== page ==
Note Todd-AO prints were filmed using spherical optics.  The reduction
     to 35mm format was made using a 1.5x1 anamorphic compression to maintain
     the 2.05x1 aspect ratio of the original 70mm print.


         Aspect Ratio:                           1.338x1

       Release Print Aspect Ratio:               1.432:1

D) Bibliography

     Bordwell, David, Janet Staiger and Kirstin Thompson.  "The Classical
        Hollywood Cinema: Film Style and Mode of Production to 1960."  New
        York: Columbia University Press: 1985.  506p.  PN1993.5.U6B655 1985
        ISBN: 0-231-06054-8.
        Of interest in this book is a non-technical history of the processes
        which can be found in Chapter 29.

     Carr, Robert, E. and R.M. Hayes.  "Wide Screen Movies: a History and
        Filmography of Wide Gauge Filmmaking."  Jefferson, NC: McFarland
        & Company, 1988.  502p.  TR855.C37 1988  ISBN: 0-89950-242-3.
        One of the more thorough books written on the subject.  This book
        includes lists of many of the relavent widescreen processes, and a
        listing of films and their associated processes.

     Wheeler, Leslie J..  "Principles of Cinematography: A Handbook of Motion
        Picture Technology."  London: Fountain Press Limited, 1969.  440p.
        TR850.W49 1969  ISBN: 0 852 42080 3.
        This covers, briefly, the widescreen processes.

14.4) I heard that if a film is shot "flat" then you actually lose screen information when it is letterboxed. Is this true?

From Timm Doolen

This is actually a trickier question than it would appear. Many modern movies are shot on 35mm film, which has an aspect ratio of roughly 1.33:1 and are "matted" to appear 1.85:1 or 2.35:1 in the theater. This is also referred to as shooting the film "flat". Usually the matte is a soft matte, which means the print is 1.33:1 but an aperture plate is used in the theater to mask off the top and bottom portions of the picture.

The filmmaker often shoots the movie as if the extra top and bottom of the frame is not there, even though it will end up on the raw film (and often the prints of the film too.) Because of this, occasionally boom mikes or other cinema equipment will creep into these shots. Pee Wee's Big Adventure is a notorious example of this.

In any given shot, the extra information at the top and bottom of the frame can be:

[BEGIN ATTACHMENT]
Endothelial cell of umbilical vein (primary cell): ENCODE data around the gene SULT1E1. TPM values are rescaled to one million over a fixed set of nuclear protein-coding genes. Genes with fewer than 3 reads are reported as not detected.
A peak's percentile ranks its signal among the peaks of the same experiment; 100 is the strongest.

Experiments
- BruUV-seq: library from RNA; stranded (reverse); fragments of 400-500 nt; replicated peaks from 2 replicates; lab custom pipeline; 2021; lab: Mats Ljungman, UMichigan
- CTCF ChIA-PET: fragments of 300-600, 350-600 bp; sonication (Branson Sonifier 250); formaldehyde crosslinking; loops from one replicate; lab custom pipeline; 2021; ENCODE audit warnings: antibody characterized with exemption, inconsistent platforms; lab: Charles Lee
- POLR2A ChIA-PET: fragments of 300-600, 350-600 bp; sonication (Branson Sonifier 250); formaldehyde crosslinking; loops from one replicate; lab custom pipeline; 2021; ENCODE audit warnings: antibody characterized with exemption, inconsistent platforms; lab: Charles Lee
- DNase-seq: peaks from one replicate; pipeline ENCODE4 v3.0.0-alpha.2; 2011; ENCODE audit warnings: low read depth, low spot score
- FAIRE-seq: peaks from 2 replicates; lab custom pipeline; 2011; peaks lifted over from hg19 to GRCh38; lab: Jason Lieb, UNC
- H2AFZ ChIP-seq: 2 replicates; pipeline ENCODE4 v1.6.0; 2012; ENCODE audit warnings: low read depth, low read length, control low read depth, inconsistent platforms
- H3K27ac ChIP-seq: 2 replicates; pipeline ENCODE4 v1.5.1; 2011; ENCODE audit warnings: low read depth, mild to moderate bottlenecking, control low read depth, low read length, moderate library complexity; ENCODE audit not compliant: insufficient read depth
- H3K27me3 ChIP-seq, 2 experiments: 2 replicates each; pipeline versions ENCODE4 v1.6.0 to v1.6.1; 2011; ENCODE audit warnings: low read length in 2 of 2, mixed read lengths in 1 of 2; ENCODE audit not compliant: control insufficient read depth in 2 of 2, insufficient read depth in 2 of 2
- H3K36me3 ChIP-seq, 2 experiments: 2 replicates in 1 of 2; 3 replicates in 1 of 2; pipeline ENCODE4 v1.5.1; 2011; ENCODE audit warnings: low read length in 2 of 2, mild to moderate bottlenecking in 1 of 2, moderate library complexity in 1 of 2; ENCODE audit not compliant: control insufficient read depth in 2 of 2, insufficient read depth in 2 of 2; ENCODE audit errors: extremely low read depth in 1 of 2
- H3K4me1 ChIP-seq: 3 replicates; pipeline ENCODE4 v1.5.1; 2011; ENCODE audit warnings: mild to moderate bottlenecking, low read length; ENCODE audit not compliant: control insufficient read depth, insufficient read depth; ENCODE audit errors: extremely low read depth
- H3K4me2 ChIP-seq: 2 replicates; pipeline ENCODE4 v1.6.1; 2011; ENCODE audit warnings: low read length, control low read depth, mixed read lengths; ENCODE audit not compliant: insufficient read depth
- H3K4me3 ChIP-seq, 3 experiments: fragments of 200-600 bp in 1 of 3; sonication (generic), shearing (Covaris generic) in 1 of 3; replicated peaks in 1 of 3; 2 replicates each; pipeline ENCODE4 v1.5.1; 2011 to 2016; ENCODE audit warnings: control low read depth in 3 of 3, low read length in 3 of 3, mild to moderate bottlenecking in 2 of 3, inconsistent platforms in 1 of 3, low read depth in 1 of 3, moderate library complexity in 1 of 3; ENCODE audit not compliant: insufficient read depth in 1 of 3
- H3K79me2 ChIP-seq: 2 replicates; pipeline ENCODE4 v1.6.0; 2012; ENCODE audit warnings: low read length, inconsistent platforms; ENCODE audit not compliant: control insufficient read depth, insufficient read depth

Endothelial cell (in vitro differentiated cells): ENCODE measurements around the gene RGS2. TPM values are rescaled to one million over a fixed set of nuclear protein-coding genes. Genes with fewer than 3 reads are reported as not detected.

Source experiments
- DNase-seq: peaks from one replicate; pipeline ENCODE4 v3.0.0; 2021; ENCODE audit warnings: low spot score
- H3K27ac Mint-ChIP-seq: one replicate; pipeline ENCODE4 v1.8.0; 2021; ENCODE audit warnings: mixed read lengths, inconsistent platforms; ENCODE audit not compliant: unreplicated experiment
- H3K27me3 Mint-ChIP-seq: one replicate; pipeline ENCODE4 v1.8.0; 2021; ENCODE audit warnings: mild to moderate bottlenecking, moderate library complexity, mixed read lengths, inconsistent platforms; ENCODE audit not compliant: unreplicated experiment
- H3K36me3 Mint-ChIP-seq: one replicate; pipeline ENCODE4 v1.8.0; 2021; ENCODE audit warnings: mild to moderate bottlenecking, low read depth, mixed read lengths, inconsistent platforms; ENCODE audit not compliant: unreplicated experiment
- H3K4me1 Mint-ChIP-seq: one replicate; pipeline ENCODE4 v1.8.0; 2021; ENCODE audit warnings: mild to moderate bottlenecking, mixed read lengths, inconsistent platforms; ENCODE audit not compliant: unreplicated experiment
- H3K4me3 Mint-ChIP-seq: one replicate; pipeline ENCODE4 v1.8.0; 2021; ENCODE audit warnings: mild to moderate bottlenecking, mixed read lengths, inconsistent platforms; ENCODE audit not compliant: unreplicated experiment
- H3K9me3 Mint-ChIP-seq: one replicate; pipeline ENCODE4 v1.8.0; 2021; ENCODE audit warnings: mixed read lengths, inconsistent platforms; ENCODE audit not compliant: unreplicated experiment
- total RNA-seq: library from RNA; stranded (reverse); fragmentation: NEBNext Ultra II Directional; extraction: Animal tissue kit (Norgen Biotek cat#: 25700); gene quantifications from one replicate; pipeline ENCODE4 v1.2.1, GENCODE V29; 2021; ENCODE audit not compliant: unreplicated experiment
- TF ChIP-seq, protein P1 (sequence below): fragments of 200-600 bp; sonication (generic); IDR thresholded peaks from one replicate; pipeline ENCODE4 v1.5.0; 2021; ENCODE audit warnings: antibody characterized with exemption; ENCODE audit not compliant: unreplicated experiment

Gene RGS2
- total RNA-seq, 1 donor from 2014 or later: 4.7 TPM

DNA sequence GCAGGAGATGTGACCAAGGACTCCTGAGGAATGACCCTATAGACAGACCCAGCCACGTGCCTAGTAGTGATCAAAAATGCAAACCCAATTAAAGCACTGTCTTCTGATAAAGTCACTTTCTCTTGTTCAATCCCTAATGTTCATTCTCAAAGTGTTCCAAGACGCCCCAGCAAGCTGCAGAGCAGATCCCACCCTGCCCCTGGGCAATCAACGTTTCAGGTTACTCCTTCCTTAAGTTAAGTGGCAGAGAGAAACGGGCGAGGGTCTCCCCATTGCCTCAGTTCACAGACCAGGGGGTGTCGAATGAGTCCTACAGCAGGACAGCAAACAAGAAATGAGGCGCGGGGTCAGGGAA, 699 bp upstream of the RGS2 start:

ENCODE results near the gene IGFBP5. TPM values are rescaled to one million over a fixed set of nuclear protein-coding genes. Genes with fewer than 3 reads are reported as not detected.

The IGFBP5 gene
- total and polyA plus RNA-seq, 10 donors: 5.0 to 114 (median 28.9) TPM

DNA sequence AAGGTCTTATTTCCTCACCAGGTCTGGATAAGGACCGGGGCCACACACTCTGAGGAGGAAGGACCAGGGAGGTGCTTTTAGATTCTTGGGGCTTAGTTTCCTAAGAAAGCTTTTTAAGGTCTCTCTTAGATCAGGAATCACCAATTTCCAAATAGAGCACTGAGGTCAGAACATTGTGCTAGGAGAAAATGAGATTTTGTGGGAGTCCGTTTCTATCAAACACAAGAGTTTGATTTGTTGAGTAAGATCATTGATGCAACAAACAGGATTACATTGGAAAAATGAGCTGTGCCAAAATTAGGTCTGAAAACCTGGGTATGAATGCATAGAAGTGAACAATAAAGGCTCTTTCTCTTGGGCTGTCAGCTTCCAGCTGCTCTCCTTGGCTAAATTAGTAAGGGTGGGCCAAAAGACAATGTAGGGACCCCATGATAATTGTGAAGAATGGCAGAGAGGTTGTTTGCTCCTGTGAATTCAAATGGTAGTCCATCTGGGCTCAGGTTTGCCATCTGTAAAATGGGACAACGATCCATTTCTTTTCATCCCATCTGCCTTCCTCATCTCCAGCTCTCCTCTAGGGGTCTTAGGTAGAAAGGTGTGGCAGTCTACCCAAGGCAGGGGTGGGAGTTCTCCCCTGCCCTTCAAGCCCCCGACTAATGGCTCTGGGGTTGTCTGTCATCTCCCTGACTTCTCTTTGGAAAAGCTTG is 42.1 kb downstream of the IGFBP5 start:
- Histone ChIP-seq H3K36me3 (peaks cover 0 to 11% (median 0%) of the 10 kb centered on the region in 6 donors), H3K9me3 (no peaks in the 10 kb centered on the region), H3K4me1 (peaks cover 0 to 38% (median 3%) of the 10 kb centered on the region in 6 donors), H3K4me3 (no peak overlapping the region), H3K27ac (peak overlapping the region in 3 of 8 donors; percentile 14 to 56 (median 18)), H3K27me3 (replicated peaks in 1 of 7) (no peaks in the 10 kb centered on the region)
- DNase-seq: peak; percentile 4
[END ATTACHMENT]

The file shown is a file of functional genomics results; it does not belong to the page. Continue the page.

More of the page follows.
• interesting (it allows you to see more than you could in the theater, without being distracting)
  • extraneous (e.g. more sky above and sea below, but nothing much changes)
  • distracting (the composition is thrown off)
  • not-intended-for-viewing (boom-mikes, etc.)

At best, the unmasked portion of the screen that you get to see is not important to the composition of the shot. At worst, you can see microphones and other movie-making magic, or the composition of the shot is thrown off.

On top of that is another problem. Often special effects scenes are often composed in the aspect ratio that the final movie will be in. When these portions of the movie are transferred to a P&S, they are zoomed in and cropped. So even if you get all the side information (and extra top and bottom information) in an unmasked transfer, if there are a lot of special effects in the movie, you will not get to see all of the image in those scenes. One example of this is the full-frame version of Who Framed Roger Rabbit. Without special effects, safe areas are included. When cartoons are in the frame, it's panned and scanned.

Of course since the '60s filmmakers have realized that their films might end up on television someday. With the advent of the home rental market in the '80s this became an even more important concern. So now many filmmakers have started shooting their films knowing that the top and bottom of the portions of the frame will eventually be visible.

James Cameron (director of Aliens, Terminator 2 and The Abyss), has even publicly stated that he prefers the full-frame versions of his movies on television, and shoots the movies with the eventual move to television in mind.

Many other people prefer the full-frame, or unmatted, versions of movies because they get more frame information. Some people really don't like the black bands at the top and bottom of the screen, and an unmatted film is definitely better than a cropped film, in most people's opinions.

What is the answer to the question? Well, it is true that you lose information if a "flat" film is matted. However, this can throw of the frame composition, or even expose things not meant to be seen. Let's take an example: Spaceballs. In the full-frame video version, you can see the Mr. Coffee sign before it's supposed to be seen, which kind of ruins the joke. In the widescreen version the sign is shown as a punchline. Near the end of the film, in the full-frame version, you can see the metallic stand that guides the singing alien, which you of course are not supposed to see, and which you don't see in the matted widescreen edition.

So like most things in life, it's one of those things you'll have to decide for yourself. Some people prefer the full-frame, others prefer to see the movie as it was intended to be seen in theaters.


15.1 Popular titles never released on LD in USA

Aguirre, the Wrath of God   (Carl Shapiro -